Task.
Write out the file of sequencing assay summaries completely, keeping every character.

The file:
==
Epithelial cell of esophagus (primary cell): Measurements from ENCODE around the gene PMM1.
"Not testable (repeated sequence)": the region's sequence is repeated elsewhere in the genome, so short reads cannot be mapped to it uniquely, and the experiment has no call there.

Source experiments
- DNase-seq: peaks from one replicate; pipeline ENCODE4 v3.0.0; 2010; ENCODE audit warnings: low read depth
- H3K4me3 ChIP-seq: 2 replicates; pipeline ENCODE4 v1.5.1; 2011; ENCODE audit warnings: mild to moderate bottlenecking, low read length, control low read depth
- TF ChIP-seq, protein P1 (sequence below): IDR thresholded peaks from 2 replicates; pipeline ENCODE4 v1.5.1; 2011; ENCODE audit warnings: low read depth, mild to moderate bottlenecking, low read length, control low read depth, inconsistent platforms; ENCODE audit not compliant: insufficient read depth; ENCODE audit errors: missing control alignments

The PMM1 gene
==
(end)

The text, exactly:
Epithelial cell of esophagus (primary cell): Measurements from ENCODE around the gene PMM1.
"Not testable (repeated sequence)": the region's sequence is repeated elsewhere in the genome, so short reads cannot be mapped to it uniquely, and the experiment has no call there.

Source experiments
- DNase-seq: peaks from one replicate; pipeline ENCODE4 v3.0.0; 2010; ENCODE audit warnings: low read depth
- H3K4me3 ChIP-seq: 2 replicates; pipeline ENCODE4 v1.5.1; 2011; ENCODE audit warnings: mild to moderate bottlenecking, low read length, control low read depth
- TF ChIP-seq, protein P1 (sequence below): IDR thresholded peaks from 2 replicates; pipeline ENCODE4 v1.5.1; 2011; ENCODE audit warnings: low read depth, mild to moderate bottlenecking, low read length, control low read depth, inconsistent platforms; ENCODE audit not compliant: insufficient read depth; ENCODE audit errors: missing control alignments

The PMM1 gene